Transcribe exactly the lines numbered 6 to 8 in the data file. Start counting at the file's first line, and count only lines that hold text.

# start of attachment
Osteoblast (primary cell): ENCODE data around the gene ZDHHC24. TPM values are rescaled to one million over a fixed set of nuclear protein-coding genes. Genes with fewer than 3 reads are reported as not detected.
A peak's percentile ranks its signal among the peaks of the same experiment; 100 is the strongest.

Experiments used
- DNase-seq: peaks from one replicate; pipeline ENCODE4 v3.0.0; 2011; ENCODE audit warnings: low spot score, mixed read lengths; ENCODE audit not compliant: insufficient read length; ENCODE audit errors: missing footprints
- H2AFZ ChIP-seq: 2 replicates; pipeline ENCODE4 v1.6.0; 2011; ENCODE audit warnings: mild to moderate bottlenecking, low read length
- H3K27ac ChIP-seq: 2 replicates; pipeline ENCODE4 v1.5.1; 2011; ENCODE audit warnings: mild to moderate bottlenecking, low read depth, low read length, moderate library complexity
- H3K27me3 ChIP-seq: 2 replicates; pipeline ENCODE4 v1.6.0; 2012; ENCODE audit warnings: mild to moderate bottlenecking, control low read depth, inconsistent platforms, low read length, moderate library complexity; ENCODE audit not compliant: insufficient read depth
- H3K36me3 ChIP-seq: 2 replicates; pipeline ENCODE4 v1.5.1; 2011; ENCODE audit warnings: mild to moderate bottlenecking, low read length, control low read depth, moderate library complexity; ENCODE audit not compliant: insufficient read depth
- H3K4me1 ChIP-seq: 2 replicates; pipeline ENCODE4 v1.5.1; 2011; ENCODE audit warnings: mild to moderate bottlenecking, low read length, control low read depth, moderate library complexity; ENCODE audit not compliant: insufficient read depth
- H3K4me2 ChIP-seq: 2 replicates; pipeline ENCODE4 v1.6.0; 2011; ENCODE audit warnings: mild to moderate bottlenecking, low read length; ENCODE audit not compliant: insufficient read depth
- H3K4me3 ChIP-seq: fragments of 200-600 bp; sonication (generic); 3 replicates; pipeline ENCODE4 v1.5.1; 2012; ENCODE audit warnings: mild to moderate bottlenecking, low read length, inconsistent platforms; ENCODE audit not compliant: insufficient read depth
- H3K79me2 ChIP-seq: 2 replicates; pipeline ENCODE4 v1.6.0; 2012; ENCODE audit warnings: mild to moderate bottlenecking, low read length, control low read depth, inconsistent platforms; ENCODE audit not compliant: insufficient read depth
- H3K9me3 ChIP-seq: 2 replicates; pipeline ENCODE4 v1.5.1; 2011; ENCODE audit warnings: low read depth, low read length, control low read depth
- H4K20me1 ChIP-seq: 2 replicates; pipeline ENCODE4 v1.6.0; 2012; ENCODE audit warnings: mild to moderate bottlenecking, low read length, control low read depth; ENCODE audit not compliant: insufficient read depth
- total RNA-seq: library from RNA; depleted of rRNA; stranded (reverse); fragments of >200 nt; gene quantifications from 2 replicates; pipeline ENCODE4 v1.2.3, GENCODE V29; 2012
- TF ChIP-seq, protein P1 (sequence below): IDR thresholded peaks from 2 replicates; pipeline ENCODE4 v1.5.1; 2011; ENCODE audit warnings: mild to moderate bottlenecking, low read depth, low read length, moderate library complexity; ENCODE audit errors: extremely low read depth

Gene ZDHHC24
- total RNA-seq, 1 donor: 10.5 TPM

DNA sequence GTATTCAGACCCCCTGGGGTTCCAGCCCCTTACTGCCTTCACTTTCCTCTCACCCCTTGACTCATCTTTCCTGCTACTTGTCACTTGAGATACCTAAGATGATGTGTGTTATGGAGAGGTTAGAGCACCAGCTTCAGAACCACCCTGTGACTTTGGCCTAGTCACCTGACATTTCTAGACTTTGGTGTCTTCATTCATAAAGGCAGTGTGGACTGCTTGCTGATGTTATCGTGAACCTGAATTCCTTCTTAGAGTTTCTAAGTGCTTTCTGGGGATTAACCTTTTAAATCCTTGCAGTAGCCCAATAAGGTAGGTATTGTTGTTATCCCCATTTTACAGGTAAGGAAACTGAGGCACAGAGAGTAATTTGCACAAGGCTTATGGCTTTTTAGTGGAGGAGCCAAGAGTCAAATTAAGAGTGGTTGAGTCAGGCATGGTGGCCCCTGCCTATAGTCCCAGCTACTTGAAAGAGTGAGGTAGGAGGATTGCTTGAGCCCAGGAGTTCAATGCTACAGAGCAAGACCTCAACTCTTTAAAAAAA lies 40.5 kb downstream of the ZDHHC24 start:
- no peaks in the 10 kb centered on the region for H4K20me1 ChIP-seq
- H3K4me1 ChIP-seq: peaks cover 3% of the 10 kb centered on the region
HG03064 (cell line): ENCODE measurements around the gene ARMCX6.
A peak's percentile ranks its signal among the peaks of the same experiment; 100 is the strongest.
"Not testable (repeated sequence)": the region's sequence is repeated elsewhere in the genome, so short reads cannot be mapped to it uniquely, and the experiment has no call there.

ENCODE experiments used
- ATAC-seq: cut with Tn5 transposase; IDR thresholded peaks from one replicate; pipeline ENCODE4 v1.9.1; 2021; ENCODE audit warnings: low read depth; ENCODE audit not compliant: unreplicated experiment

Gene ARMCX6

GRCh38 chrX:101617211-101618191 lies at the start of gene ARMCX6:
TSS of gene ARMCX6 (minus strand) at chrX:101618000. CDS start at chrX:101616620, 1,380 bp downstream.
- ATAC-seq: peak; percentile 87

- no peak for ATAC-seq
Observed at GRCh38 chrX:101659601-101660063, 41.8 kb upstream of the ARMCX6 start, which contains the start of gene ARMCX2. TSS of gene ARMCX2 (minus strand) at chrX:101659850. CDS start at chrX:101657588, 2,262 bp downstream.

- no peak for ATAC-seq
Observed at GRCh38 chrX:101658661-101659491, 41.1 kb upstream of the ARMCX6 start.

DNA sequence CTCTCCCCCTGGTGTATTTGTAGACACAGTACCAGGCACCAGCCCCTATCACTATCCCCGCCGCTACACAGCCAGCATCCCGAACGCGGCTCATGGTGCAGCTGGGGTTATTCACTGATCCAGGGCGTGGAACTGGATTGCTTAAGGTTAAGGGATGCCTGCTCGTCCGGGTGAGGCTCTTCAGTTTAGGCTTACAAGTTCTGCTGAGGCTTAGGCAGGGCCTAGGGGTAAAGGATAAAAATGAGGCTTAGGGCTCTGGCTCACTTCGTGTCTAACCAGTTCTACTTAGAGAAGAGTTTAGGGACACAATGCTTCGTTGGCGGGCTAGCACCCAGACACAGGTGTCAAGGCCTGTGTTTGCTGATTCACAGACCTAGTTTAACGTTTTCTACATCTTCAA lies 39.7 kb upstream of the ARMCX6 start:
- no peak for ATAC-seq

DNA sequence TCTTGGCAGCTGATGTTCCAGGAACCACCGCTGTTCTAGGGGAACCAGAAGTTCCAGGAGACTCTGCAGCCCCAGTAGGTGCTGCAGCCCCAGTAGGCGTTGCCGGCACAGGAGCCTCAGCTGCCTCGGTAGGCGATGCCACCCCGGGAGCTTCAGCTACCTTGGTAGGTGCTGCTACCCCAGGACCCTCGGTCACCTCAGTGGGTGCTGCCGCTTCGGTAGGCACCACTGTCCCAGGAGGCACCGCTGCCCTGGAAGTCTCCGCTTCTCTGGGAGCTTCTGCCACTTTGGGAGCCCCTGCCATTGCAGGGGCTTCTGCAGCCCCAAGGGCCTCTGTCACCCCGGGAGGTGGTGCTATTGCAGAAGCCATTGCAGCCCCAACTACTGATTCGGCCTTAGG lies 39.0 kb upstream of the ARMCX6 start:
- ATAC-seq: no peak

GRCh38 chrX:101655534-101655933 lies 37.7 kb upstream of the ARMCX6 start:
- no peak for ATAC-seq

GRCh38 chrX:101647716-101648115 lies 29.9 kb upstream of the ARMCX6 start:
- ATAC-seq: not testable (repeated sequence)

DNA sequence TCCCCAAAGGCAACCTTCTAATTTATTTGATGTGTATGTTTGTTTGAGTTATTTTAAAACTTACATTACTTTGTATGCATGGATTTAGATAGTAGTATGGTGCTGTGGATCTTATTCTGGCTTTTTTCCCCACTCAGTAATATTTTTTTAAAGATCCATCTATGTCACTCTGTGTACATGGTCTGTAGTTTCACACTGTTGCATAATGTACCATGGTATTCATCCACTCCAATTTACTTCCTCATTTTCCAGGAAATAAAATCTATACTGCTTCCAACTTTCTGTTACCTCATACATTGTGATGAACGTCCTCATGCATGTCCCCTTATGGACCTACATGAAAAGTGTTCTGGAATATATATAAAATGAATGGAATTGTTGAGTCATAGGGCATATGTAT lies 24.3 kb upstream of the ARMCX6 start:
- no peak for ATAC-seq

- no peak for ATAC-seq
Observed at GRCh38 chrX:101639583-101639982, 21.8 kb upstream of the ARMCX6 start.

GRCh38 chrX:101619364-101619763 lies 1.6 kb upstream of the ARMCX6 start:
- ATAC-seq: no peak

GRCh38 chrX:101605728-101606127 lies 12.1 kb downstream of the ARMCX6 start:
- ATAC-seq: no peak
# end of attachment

- H3K27ac ChIP-seq: 2 replicates; pipeline ENCODE4 v1.5.1; 2011; ENCODE audit warnings: mild to moderate bottlenecking, low read depth, low read length, moderate library complexity
- H3K27me3 ChIP-seq: 2 replicates; pipeline ENCODE4 v1.6.0; 2012; ENCODE audit warnings: mild to moderate bottlenecking, control low read depth, inconsistent platforms, low read length, moderate library complexity; ENCODE audit not compliant: insufficient read depth
- H3K36me3 ChIP-seq: 2 replicates; pipeline ENCODE4 v1.5.1; 2011; ENCODE audit warnings: mild to moderate bottlenecking, low read length, control low read depth, moderate library complexity; ENCODE audit not compliant: insufficient read depth